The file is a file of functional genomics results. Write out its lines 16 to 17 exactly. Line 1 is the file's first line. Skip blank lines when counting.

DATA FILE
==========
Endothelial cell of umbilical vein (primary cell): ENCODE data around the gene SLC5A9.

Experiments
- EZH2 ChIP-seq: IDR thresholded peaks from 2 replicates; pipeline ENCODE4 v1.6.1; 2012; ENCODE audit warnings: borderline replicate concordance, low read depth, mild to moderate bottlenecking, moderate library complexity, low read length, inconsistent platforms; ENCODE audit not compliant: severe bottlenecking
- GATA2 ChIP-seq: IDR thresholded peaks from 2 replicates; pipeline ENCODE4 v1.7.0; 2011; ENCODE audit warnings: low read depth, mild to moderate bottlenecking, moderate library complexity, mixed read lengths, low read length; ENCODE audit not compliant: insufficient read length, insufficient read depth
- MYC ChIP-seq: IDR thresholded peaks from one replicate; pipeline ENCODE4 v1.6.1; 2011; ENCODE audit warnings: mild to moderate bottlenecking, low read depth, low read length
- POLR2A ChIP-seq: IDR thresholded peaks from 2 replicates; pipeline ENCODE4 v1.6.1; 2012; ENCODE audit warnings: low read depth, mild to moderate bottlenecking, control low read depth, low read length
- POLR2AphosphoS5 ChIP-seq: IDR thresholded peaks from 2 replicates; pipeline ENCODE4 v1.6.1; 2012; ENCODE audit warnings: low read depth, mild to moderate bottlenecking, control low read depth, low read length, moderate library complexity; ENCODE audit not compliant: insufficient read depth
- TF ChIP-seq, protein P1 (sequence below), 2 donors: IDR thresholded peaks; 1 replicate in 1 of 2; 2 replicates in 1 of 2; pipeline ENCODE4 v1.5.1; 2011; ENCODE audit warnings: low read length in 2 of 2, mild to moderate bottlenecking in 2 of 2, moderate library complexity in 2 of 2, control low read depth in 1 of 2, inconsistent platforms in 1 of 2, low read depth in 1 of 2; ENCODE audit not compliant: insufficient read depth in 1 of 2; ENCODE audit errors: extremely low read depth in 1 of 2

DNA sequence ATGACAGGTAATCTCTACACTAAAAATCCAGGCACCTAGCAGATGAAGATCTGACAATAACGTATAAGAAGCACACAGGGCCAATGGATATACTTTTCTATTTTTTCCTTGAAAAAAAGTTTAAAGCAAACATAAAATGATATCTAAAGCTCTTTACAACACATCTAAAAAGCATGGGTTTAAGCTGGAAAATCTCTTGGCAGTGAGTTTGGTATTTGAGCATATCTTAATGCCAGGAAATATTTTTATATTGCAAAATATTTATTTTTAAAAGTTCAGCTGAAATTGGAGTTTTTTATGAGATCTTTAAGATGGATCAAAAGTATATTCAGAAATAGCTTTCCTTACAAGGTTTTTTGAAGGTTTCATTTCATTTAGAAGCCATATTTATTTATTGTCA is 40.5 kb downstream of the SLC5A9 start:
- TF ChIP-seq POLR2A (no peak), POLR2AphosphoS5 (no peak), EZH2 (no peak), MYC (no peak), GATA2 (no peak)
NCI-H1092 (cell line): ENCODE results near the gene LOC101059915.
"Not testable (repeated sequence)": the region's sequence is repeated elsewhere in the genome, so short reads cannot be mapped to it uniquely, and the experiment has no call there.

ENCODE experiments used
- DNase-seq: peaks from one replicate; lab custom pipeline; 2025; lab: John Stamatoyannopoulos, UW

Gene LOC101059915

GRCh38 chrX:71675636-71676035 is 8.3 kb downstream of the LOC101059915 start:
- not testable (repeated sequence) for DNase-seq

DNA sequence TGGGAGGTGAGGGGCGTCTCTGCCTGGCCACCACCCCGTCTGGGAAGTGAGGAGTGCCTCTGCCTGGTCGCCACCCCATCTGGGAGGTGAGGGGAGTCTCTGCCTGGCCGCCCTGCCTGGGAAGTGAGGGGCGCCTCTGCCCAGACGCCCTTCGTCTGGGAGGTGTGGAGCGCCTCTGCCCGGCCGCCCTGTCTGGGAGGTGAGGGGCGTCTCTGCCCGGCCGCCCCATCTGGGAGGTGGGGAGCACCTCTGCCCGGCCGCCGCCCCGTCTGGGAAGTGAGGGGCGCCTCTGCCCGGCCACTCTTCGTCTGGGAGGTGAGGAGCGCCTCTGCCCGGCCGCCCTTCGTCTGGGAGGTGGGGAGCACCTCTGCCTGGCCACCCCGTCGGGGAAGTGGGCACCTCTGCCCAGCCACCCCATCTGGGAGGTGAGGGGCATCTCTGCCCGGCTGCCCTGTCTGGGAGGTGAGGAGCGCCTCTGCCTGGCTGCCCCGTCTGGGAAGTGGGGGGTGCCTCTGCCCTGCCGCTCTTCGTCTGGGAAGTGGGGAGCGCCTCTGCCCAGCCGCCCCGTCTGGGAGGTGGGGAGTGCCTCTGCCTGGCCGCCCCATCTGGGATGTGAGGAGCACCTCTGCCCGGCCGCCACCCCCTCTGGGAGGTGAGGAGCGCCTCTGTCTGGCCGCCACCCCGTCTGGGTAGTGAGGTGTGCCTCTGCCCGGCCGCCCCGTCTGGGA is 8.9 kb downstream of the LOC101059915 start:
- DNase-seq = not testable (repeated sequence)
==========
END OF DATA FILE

GRCh38 chrX:71675636-71676035 is 8.3 kb downstream of the LOC101059915 start:
- not testable (repeated sequence) for DNase-seq